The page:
Reviews

Robert Oatley Wine Dinner @ Peppercress Restaurant – Review

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I’ve been meaning to do this review of the Robert Oatley Wine dinner at Peppercress Restaurant, Canberra Southern Cross Club, Tuggeranong for a while, but it’s difficult to just jot something down about a meal that is so damn good, you need a couple of hours to recall the tastes and sensations, fantastic wines and atmosphere. And I’ve finally found the time.

There’s no getting away from it, I’m a massive fan of Peppercress. Not because I’ve been to quite a few of these wine nights, or because I’m a fiend for a bistro meal, or because I know the chef, but because it’s fine dining in Tuggeranong. It’s fine dining down the road from me, 5 star food in the middle of a culinary desert. We’re starved for excellent dining options in Tuggeranong, we’re literally falling off the edge of a nice, everyday takeaway kind of precipice. Peppercress consistently wins awards for it’s efforts at every club awards evenings, and recently, Head Chef Anurag Guatam and chef Bradley Howden, took out the ACTTAB Chefs Battle, against a very large Canberra field.

I’d love to see the restaurant out of the Club food/bistro context and into Canberra’s ever widening foodiescape. For God’s sake, Canberra has even made it into the New York Times as A Place To Go. Peppercress needs to make it up there.

Anyway, enough of that. Let’s move onto the food. And the wine. There was a lot of wine consumed that night. You can tell that there was a lot of wine as the night wore on, my focus on photo’s wore off. In fact, I had to ask a fellow diner to photograph their plate as I forgot I was reviewing and ate my meal. Here’s a tip to the club though, move it to Friday night, it’s currently on a Thursday night. I can barely cope at work the next morning.

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Apparently Robert Oately Wines used to be Rosemount. The family sold the winery, and went into islands. Hamilton Island to be precise. And continued yacht racing. But the family missed wines and moved back into it with Robert Oatley Wines. And are putting out some fantastic wines. These wines are matched to regional, seasonal dishes, by Head Chef, Anurag Gautam and his talented team in the kitchen.

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Our first treat for the evening was house smoked duck breast with preserved cherry chutney, on sour dough crute. The cherries are from Young and Anurag sources free range Aylesberry ducks and smokes them in house. In fact, he smokes most of the smoked items on his menus in house. That way he can guarantee the quality of the ingredients and the cooking source.  This was matched with a NV Aurelia Chardonnay Pinot Noir. The smokey duck and almost sour cherry chutney bought out the sweetness of this wine, which had a light bubble and balanced the savoury nibble terribly well.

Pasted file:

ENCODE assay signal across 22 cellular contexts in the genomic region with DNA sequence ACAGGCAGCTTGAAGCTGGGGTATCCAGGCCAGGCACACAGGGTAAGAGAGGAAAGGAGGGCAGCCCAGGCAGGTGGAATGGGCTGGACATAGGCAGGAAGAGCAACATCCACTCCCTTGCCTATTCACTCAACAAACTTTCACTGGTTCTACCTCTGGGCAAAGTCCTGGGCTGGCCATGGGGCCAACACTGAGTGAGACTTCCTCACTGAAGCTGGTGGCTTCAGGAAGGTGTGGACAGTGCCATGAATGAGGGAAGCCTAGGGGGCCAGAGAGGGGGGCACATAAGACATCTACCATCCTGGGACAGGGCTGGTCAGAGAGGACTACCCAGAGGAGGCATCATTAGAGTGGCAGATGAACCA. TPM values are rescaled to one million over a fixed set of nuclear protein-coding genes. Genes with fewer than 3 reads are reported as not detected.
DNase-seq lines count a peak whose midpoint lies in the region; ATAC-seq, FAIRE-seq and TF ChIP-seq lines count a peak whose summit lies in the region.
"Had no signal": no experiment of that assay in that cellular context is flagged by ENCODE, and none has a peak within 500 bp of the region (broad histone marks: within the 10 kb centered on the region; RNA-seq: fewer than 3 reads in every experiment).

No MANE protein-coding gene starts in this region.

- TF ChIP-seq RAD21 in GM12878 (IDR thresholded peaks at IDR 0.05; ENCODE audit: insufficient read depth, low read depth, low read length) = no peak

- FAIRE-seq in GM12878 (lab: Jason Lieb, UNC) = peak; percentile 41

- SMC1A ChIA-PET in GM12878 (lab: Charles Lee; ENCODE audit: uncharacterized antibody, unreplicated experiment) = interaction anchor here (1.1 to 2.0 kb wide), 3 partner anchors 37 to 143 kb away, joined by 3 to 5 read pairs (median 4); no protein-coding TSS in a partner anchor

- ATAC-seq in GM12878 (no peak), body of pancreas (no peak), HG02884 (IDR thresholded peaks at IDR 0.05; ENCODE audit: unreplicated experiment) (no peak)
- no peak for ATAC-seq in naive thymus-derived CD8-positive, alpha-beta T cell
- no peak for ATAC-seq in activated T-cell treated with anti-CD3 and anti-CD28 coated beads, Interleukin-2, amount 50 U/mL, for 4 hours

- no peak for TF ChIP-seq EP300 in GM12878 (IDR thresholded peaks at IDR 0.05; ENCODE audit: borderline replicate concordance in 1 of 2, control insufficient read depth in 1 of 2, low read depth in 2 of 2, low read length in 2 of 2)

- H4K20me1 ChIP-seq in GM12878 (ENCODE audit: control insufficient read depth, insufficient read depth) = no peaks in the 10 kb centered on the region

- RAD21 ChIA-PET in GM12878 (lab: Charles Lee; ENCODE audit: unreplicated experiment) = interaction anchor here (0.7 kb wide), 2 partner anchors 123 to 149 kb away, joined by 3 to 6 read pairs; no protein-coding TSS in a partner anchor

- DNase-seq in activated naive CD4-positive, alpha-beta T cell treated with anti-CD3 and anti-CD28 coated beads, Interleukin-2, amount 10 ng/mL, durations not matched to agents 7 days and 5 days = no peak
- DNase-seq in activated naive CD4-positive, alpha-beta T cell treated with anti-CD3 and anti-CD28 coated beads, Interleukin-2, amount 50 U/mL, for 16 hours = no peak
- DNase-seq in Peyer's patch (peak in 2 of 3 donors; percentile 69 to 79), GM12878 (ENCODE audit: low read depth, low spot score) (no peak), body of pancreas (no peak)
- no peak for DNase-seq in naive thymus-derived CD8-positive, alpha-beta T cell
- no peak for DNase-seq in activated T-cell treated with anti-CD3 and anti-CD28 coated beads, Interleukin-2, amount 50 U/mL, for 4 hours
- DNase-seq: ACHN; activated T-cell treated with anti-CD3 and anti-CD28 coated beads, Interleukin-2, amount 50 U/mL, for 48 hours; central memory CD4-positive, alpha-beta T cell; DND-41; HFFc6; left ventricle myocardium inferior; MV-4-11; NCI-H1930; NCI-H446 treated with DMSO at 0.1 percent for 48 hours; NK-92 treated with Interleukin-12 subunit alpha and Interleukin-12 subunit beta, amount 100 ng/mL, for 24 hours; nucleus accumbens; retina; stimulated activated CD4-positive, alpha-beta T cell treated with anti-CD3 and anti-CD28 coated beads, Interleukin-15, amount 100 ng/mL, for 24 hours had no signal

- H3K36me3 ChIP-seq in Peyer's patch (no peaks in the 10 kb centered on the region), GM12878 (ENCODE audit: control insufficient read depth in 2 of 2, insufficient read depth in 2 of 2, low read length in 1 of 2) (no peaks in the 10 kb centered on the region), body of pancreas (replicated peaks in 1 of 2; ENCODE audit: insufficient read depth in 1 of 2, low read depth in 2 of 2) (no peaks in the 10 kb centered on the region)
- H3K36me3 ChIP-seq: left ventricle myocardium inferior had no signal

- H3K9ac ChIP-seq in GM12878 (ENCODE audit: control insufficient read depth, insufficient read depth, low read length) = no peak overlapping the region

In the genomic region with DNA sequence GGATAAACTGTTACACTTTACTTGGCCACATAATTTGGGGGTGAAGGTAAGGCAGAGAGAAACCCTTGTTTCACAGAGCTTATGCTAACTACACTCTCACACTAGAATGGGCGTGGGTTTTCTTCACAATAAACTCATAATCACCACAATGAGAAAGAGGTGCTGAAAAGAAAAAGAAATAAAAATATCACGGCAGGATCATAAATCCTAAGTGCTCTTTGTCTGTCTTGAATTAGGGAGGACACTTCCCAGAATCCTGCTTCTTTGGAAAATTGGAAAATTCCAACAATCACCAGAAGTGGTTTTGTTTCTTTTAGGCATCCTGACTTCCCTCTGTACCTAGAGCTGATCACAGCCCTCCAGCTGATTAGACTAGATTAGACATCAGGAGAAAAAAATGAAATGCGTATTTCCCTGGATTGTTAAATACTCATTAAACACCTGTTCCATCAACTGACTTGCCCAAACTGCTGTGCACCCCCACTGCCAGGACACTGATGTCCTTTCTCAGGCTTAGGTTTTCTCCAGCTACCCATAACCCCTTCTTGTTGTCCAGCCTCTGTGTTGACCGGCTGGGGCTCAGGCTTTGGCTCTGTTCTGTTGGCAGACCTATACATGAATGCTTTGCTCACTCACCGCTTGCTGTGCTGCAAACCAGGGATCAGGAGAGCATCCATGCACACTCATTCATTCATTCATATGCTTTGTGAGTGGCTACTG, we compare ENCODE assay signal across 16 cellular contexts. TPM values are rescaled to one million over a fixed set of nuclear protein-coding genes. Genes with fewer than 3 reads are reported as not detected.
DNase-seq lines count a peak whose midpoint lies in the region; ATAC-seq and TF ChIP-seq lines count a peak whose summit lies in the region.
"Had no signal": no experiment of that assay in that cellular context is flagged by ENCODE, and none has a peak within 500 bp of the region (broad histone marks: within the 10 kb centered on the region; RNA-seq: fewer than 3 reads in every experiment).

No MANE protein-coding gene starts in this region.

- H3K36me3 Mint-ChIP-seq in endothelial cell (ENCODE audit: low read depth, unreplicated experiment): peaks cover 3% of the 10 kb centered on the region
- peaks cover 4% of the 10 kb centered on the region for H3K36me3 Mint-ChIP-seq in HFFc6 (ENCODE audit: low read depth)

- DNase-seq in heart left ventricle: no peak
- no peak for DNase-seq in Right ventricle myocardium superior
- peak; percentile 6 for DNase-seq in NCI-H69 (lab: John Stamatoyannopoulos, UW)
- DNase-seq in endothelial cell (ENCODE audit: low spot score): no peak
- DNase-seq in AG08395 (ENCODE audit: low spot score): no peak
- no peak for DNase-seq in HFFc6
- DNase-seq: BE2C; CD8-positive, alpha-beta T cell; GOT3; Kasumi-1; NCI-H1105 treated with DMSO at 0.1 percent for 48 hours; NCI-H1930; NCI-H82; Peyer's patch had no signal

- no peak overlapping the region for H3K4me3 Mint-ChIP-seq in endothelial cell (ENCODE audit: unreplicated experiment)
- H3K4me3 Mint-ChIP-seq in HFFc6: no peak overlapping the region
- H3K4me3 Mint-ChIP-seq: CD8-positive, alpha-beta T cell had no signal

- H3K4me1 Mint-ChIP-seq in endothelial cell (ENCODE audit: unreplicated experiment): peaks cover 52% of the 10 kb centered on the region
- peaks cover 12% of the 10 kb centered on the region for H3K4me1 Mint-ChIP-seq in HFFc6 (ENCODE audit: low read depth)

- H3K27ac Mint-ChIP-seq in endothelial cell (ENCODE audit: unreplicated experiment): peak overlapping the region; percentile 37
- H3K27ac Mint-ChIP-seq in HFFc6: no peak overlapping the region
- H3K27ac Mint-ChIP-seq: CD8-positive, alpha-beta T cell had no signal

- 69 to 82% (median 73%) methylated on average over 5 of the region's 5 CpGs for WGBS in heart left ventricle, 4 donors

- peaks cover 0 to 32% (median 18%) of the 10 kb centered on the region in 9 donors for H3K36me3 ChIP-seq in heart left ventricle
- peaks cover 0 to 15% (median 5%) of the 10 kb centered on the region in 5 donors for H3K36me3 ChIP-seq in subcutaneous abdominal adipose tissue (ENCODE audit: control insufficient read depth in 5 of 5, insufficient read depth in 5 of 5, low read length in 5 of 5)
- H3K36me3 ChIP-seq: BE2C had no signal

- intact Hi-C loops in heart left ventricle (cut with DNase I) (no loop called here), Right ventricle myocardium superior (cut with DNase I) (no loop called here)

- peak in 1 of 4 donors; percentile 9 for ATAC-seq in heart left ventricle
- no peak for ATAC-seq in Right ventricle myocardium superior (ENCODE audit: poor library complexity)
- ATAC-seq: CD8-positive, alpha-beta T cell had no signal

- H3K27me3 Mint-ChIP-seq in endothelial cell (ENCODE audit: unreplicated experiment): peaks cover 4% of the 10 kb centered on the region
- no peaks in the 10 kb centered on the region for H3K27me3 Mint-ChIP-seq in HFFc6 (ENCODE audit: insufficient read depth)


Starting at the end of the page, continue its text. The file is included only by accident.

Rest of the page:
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Just a peek at the empty restaurant before it was packed to capacity. These wine nights sell out so quickly, so you have to get in early.

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Just look at all these glasses, ready and waiting to be topped up for the evening.

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2013 Robert Oatley Signature Reisling

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The Reisling was matched with cured yellow tail kingfish served with a Pambula oyster ailoi. That’s right, you read it right folks, oyster aioli. On first bite, I did a double take and thought what was the chef thinking? Looking around our large table a few others were thinking the same. But then we took another bite, and another, and Holy Oysters, Batman, but it worked. And how it worked! The kingfish was sweet, light, tender and not too fishy, but add the irony, smokey, briney oyster ailoi and it was like a mouthful of the ocean. Brilliant. Chef was asked whether this was a well planned pairing or something they’re doing in all the top restaurants? No, it was simply a mistake. A house smoked fresh oyster dish gone not quite to plan and turned into a simply fantastic play on a simple aioli with fresh seafood. I know everyone who tasted this dish walked away talking about it and thinking about it.

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2013 Robert Oatley Signature Chardonnay